With only nine months to go until the latest EU anti-money laundering reforms must be bedded into UK law, the government is consulting on requirements including a new ‘fit and proper persons test’ for lawyers.
EU member states, including the UK, have until June next year to implement the fourth money laundering directive. HM Treasury is now seeking views and evidence to help inform government on ‘transposition’ of the directive into national law.
The directive requires supervisors to ensure that individuals who hold a management function within certain entities, or are the beneficial owners of such entities, are ‘fit and proper persons’, or in other sectors that the person or their associates do not hold a criminal conviction.
Independent legal professionals participating in any financial or real estate transaction, or assisting in the planning or carying out of transactions for the client concerning, for instance, the management of client money, will be brought into the scope of those who are subject to a fit and proper persons test.
The consultation document states: ‘Supervisors must take the necessary measures to prevent criminals convicted in relevant areas or their associates from holding a management function in, or being the beneficial owners of these obliged entities.’
The government has interpreted such convictions to include perverting the course of justice, bribery, fraud and serious criminal justice offences.
Once introduced, the criminality test will apply to existing registered businesses. The government proposes introducing a two-year transition period for criminality tests to be conducted on those affected by the directive.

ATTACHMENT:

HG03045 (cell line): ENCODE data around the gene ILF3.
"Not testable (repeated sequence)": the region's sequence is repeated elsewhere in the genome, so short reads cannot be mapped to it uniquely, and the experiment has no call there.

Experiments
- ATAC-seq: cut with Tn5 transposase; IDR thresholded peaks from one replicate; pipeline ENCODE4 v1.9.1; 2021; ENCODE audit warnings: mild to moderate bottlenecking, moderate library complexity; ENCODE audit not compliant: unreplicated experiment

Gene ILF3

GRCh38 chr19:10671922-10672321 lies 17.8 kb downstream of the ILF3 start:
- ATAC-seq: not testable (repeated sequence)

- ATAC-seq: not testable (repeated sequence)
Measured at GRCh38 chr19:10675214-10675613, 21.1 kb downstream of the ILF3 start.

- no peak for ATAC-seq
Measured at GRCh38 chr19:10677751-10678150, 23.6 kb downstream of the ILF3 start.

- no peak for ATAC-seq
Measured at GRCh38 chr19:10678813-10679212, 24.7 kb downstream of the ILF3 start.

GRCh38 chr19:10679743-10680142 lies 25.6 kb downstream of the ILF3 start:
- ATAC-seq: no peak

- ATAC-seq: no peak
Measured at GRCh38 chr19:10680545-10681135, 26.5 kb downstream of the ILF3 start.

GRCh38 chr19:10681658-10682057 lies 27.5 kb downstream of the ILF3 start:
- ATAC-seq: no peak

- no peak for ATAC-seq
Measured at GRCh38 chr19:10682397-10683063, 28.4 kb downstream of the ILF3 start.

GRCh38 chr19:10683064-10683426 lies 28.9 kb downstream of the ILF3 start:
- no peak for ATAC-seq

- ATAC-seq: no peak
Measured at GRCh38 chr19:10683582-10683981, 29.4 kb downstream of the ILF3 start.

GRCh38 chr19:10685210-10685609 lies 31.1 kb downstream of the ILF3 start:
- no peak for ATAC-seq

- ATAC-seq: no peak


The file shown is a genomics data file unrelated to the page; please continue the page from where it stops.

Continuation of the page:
Documents necessary to comply with customer due diligence requirements will need to be retained for five years after the end of a business relationship or occasional transaction.
Supporting evidence and records of transactions, consisting of the original documents or copies admissible in judicial proceedings, which are necessary to identify transactions, will also need to be kept for an additional five years.
HM Treasury is also seeking evidence-based responses to actions that might be taken to mitigate money laundering and terrorist-financing risks in relation to pooled client accounts.
The consultation paper notes that the fourth directive no longer contains an express provision allowing ‘simplified’ due diligence for pooled client accounts.
As the Gazette previously reported, the directive will, for the first time, oblige EU member states to keep central registers of information on the ultimate beneficial owners of corporate and other legal entities, as well as trusts. Lawyers will need to be more vigilant about suspicious transactions made by their clients.
The definition of politically exposed persons will be widened for carrying out enhanced due diligence.
The consultation closes on 10 November.